Baby Massage – The Calming Power of Touch
The therapeutic effects of massage on adults have been known for a long time, but only recently in the West have people realized that children also benefit from massage. In parts of Africa, Asia and South and Central America, women have massaged their babies for centuries.The practice is well recognized in the West and in Britain today; it is even offered in health clinics under the National Health Service.
Baby massage is an integral part of the help we offer our clients at our Healthy Start Clinics.These crying, sleep, feeding and behaviour clinics were set up to advise and support parents who have difficulties with early parenting challenges. Inexperienced parents attending were too nervous to touch their babies.This led to problems, as infants need plenty of positive touch to feel secure. Others had difficulty understanding their infants. If a baby cries and his parent does not know how to ‘make it better’ (by removing the cause of distress or providing affection), the baby tends to cry more.This frustrates the parent, and a pattern is set for a downward spiral. Some parents cannot cope with an incessantly crying baby, and need effective ways of coping. Others suffered from postnatal depression, a common condition that has a profoundly damaging effect on the bonding process between mother and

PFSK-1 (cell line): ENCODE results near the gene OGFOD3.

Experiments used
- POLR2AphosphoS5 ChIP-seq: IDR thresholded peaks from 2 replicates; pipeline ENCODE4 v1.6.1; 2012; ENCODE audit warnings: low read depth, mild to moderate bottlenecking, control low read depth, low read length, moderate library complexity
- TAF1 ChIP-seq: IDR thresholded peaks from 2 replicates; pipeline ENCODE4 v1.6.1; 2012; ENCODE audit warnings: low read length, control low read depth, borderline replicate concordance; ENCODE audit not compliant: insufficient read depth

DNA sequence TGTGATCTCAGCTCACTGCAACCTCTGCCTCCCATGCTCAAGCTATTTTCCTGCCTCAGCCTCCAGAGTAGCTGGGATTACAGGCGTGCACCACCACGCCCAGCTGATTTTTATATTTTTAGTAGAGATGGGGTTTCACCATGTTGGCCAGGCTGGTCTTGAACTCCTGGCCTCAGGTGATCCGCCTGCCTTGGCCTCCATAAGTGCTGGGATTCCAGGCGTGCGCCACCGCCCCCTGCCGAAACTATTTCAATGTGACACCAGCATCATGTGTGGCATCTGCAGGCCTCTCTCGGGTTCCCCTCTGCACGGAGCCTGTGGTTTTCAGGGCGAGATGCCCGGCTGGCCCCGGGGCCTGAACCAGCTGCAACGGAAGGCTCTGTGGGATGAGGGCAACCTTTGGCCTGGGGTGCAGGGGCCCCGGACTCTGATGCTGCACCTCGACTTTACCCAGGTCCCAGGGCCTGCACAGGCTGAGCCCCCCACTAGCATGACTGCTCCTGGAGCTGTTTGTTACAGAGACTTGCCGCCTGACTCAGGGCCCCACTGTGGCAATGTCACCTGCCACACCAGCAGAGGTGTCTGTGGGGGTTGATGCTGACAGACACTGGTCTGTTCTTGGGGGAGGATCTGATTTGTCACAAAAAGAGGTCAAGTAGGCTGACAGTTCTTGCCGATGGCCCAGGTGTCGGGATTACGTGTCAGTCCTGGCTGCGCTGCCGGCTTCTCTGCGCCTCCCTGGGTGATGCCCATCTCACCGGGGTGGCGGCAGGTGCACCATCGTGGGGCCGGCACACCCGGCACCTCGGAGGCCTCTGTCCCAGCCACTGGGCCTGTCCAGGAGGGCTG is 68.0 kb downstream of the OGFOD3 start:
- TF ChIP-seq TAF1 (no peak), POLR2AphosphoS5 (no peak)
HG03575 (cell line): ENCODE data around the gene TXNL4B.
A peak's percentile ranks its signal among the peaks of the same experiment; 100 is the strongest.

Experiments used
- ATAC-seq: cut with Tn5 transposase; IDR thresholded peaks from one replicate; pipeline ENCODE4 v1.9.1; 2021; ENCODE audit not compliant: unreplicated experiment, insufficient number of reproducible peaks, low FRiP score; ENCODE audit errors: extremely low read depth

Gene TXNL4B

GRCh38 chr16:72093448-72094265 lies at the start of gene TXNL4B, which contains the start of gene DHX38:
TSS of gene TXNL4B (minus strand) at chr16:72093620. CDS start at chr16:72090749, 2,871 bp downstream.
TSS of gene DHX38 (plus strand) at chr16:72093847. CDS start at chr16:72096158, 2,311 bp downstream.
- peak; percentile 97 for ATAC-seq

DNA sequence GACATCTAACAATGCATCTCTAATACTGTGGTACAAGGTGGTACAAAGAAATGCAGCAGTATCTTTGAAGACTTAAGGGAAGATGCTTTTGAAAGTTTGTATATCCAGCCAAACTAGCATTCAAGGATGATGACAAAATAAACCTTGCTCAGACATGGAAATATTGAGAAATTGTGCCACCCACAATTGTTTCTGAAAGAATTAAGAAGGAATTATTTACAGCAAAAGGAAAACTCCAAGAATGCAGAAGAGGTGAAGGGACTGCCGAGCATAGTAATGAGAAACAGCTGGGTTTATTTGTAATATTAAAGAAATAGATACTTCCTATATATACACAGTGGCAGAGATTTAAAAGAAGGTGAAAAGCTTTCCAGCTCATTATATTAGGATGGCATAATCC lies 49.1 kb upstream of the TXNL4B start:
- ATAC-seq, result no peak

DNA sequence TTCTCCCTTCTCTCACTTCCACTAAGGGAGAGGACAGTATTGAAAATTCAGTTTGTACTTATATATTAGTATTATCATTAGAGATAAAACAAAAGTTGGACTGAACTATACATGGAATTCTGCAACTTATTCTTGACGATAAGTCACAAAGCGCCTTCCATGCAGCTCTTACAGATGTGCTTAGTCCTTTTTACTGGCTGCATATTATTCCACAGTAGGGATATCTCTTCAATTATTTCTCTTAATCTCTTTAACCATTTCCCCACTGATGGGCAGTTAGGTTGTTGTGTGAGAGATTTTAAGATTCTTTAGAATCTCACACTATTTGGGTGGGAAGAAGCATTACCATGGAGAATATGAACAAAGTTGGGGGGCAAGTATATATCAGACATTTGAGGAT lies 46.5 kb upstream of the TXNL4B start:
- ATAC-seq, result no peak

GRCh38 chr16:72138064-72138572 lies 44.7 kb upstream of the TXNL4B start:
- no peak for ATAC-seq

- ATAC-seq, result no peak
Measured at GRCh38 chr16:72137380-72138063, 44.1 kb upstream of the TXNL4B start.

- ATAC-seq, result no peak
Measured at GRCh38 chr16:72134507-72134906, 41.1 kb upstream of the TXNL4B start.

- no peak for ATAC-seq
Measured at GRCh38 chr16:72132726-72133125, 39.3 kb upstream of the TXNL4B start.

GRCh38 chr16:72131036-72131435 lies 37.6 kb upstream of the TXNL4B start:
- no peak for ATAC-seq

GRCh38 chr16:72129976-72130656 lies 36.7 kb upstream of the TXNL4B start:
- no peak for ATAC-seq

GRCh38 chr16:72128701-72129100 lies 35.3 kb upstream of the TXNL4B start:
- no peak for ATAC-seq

infant. Often, the relationship is damaged even after the condition is alleviated. Baby massage seemed to be a practical solution to these problems.Through massaging their babies, parents gain confidence in handling them.They learn to watch and interpret their baby’s reaction to touch, which sheds light on the infant’s natural rhythms, and on what he likes and dislikes, making it easier for the parents to understand him, and sometimes, to tolerate their own inability to soothe him. When parents enjoy watching and recognizing their child’s reactions, and respond to them, the baby reacts back. A positive relationship develops between them. Parents who consulted us became visibly more affectionate towards their babies, and their children seemed happier and more self-assured. Parents reported that their babies were calmer, cried less and slept better since they began to massage them. Parents of babies who cried a lot, usually colicky babies, claimed that even when massage did not calm their child, they felt better for trying to do something positive, which made it easier to cope. In the case of postnatally depressed mothers, there is emerging research evidence that baby massage has a beneficial role in developing the relationship between them and their babies.
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